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  • Historical Fantasy

    The Lion Lies Waiting by Glenn Quigley Sequel to The Moth and the Moon Historical Fantasy set in a time that never was...or a time that was but never was as this book portrayed it. In this story 1780 was a time that allowed couples to form and live and love according to their own preferences without prejudice and with acceptance by those around them. As for the story… Edwin is called by his widowed sister-in-law to come deal with his difficult rather crazy sounding mother. He asks his partner, Robin, to come along and they in turn ask Duncan to join them. Duncan used to live where they are going and it is assumed he will be their guide. Blackrabbit is governed by a group that was formed to provide stability. The use of masks they wear to give them credibility is an interesting twist. There are additional story lines dealing with issues such as corruption, treason, hurricane survivors being sidelined, mistreatment and incarceration of mentally unstable, poor prison conditions, dysfunctional families, and more. The relationship between Edwin and Robin was sweet. The two definitely seemed to belong together just as did Eva and Iris. The proposition the women bring to Edwin was intriguing and required some thought by all four of them. So much to this story – do not want to give it away. I will say that the overriding theme of this book seems to be family and the powerful impact it can have. Did I like this book? Definitely Would I read more by this author? Yes Thank you to NetGalley and NineStar Press, LLC for the ARC – This is my honest review. 4-5 Stars

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  • A beautiful historical fantasy w/LGBTQ+ characters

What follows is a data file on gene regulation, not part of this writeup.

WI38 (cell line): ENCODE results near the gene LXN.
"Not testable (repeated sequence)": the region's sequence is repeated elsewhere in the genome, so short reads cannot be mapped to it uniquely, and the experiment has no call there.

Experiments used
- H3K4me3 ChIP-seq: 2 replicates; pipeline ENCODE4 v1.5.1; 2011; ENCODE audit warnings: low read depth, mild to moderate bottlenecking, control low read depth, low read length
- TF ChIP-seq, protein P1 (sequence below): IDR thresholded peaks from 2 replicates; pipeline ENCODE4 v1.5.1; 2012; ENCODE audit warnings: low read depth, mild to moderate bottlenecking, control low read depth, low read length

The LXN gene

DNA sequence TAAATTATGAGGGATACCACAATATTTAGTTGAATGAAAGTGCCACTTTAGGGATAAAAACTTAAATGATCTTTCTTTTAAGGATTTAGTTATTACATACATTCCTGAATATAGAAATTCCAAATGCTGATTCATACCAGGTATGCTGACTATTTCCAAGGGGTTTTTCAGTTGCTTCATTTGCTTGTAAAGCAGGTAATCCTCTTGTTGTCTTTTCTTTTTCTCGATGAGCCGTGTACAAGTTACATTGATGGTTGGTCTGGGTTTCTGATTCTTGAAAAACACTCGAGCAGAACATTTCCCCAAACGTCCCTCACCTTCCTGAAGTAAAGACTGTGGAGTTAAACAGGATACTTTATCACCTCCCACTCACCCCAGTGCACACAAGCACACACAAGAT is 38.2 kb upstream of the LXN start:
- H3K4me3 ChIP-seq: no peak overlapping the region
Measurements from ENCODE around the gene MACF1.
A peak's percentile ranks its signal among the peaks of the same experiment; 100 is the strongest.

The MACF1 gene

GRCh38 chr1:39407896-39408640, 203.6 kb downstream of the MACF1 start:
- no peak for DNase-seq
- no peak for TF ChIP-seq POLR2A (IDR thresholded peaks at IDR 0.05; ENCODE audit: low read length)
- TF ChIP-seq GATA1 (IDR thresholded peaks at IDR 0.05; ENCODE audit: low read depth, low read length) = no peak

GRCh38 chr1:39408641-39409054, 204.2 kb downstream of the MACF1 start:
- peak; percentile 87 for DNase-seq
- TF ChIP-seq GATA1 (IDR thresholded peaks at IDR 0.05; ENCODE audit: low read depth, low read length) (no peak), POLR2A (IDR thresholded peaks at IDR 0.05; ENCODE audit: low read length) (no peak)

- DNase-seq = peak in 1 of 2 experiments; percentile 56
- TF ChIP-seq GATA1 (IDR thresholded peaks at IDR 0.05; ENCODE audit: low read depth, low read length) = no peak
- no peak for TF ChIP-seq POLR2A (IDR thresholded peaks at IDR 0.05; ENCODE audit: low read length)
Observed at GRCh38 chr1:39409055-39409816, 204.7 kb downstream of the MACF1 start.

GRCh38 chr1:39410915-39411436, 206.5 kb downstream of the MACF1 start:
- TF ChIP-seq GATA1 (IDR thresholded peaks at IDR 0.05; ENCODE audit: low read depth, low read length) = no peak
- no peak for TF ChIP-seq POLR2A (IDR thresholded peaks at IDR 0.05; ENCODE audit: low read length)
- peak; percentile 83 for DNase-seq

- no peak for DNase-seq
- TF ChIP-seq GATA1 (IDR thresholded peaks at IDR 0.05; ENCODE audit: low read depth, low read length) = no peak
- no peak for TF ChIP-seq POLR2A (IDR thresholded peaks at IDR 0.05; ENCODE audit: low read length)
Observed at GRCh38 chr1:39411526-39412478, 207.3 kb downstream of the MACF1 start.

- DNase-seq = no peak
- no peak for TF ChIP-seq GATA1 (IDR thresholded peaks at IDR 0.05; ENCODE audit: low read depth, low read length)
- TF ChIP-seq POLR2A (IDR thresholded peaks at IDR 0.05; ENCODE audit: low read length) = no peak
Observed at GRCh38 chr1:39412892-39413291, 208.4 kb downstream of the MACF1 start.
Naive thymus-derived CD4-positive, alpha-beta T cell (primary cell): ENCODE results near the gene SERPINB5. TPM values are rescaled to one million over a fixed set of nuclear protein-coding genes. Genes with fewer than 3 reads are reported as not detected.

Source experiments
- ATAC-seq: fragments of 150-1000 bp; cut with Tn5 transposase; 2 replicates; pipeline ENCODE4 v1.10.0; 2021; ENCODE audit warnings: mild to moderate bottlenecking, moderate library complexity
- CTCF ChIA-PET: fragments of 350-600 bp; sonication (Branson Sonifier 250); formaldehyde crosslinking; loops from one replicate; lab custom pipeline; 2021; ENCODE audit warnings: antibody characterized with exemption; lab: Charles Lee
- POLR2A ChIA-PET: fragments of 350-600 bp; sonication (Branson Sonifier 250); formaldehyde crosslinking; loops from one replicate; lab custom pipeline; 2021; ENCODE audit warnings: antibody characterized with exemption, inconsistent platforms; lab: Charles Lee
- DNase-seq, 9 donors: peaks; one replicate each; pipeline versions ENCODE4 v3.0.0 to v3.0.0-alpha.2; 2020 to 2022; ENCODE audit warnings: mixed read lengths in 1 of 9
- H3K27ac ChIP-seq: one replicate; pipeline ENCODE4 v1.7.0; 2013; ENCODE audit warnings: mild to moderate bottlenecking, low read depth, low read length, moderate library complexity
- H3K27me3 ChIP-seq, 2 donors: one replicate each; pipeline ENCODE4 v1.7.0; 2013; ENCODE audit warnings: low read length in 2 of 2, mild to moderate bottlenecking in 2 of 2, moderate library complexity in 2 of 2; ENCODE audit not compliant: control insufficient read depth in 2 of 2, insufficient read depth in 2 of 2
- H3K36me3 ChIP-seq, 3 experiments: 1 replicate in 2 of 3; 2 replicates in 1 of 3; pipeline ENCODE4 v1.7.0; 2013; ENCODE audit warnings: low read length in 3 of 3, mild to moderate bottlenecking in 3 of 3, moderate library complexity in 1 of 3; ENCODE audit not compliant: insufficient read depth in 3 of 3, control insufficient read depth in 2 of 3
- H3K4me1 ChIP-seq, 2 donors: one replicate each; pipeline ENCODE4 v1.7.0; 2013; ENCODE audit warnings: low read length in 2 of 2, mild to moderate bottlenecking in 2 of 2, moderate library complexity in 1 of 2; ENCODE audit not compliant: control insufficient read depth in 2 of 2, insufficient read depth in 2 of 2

The Lion Lies Waiting by Glenn Quigley is packed full of LGBTQ+ characters and has an undercurrent of romance, but its main focus is on the stunning historical fantasy world Mr. Quigley created and the many intriguing characters within it. This is book two in a series put out by Ninestar Press. I’m usually a bit hesitant to read books in a series, unless it’s book one. However, I was thoroughly pleased to find this book did a wonderful job of standing alone. I didn’t find myself confused or left out of sorts because I’d missed the happenings from book one. Instead, the necessary information was carried forward (in a beautifully non-info dumpy kinda way) so I could enjoy book two while still recognizing the impact book one had on their story. In fact, it was done so well, I’m going to go back and read book one, The Moth and Moon, as a pleasure read. 😊 I cannot stress enough how amazing and in-depth Mr. Quigley’s world was built. I got lost in the lore and believed, with all my being, it was a true and real place. I also adored how his large and varied cast of characters intermingled in unexpected and creative ways. Their stories, while separate, always found their way back to one another so the story didn’t feel disjointed or out of sync with itself. I’ll admit, books with more than two POVs can often leave my head reeling and result in a decrease of connection between me and the characters. It’s hard to get into someone’s head and build a link that allows you to care about their experiences when there’s a plethora of characters to try and get to know. However, Mr. Quigley managed to mostly bypass that issue. I was able to “bond” with the main characters, and the scenes with those who didn’t fit that bill were short and informational. I’ll let it be known, I even messaged Mr. Quigley during my read. My romance-centered heart was crying for the book to take a certain direction he decided not to travel, which of course meant I had to beg and plead to see a resolution in the third book… if such a thing is to exist. 😁😉 I would recommend this book to anyone who enjoys historical novels, especially of a fantasy origin. There is just enough adventure and intrigue to keep you turning the pages without detracting from the world and relationship building Mr. Quigley has such a knack for. In addition, his LGBTQ+ characters are written so beautifully and without an excess of outward forces aimed at unnecessarily discriminating or judging who they are as humans. I’m all for addressing the realities of life in fiction, but it’s also a welcome breath of fresh air when LGBTQ+ characters are given stories and adventures not focused on the adversities they face based on their gender/sexuality.

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